Insurgent was a good second book. If I have noticed anything in my fourteen years of reading is that second books can be a challenge to do correctly as it can be hard to recapture the magic of the first book while also building up to the grand finale of the last book properly. Insurgent itself was a pretty good book, but it was somewhat disappointing compared to the first. It still had the great fast-paced action, characters were developed even further, but the full impact of the first novel just wasn’t fully remade. A problem I have with the series but did not point out earlier was my lack of empathy with many of the side characters. I only found a few of them to be distinguishable while others seemed to blur together. Roth attempted to give them defined characteristics, but none of them had intriguing enough personalities or motivations for me to feel somewhat compelled to care. What made it worse was Roth began killing these characters off and these deaths were expected to punch me in gut metaphorically, but as I said before I never had a strong feeling for any of them. That was probably the biggest problem I had with this book, and really the series overall. If Insurgent were its own book, I probably would still recommend it despite its flaws.
Third Book - Allegiant
My biggest problem of the entire series derives from the last book, which was meant to be the big finale. One of my main compliments of the series was that it had a fast-paced plot, but with enough down time to allow you to care for the characters. This formula was pretty much thrown out the window for the last book as it was boring for seventy-five percent of the time. It took me two days to read Divergent, and I finished Insurgent in an afternoon. It took me nearly a month to finally finish Allegiant. Many large revelations were revealed in this book, and almost every single one of them are disappointing my opinion. They weren’t the thrilling plot twists that I had become accustomed to in the first two books, and the ones that were there I thought were anti-climatic. Tris’s search of self discovery is furthered in the book, but I felt it wasn’t as extensive in this book compared to the last two. Granted, that is to be expected as it is the last book since her search for herself is coming to a rapid close especially because of the ending of Allegiant. Not to give too much away but I also felt the climax was an unneeded trope so the story could experience five pages of excitement. If Allegiant were its own book I would likely not recommend it.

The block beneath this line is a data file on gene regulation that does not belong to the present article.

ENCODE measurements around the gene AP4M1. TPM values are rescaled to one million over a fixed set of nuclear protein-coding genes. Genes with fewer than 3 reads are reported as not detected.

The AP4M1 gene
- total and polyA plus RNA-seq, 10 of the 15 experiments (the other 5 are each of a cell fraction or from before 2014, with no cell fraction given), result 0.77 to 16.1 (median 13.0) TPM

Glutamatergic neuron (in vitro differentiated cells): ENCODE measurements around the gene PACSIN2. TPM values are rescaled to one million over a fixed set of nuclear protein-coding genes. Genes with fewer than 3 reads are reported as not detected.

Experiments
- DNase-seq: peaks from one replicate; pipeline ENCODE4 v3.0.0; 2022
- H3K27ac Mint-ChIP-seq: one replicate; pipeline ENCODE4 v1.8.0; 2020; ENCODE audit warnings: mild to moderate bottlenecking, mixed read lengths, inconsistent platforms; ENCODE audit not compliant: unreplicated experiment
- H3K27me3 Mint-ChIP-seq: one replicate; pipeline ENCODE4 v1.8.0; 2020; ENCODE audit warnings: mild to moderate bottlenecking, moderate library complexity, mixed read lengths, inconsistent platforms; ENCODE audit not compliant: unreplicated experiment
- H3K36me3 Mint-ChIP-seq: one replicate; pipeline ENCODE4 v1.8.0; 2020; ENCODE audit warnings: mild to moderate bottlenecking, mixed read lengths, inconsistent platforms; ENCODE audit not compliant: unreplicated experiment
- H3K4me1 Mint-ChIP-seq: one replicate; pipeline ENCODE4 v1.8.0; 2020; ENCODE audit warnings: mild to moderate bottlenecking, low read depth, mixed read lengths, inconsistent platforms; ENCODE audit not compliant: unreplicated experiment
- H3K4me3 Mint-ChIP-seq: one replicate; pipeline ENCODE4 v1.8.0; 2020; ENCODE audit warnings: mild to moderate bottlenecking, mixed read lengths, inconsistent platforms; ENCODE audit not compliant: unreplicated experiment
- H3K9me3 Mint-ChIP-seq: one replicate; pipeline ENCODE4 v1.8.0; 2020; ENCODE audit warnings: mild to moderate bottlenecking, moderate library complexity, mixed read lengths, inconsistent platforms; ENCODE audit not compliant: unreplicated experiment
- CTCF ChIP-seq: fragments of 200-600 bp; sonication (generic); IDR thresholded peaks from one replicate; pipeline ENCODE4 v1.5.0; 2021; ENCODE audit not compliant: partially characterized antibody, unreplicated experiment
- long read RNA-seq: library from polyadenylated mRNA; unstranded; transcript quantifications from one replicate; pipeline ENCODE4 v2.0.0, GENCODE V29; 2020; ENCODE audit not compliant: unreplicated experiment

As a whole, I thoroughly enjoyed the Divergent trilogy. The plot was fast paced with near constant action, but well mixed with enough down time where we grew to care for the main characters. This writing style has become quite popular these past few years with books like The Hunger Games and The Maze Runner, and Divergent followed this formula pretty closely. I don’t really think Divergent brought anything new to the table as there are numerous comparisons that can be made with other books in the same genre. Another critique I have, as a whole, is that the only character I actually cared about was Tris, and Four at times. The other characters, I feel, were not well fleshed out or developed and were really glorified extras with some lines. With that being said, I feel like Tris was a very well-developed character. It was an entertaining experience to watch her grow within the span of the series, and I feel like her story arc was pretty well executed until the last fifty pages of Allegiant. Though I will say the series declines in quality with each suceeding book, I still recommend the series.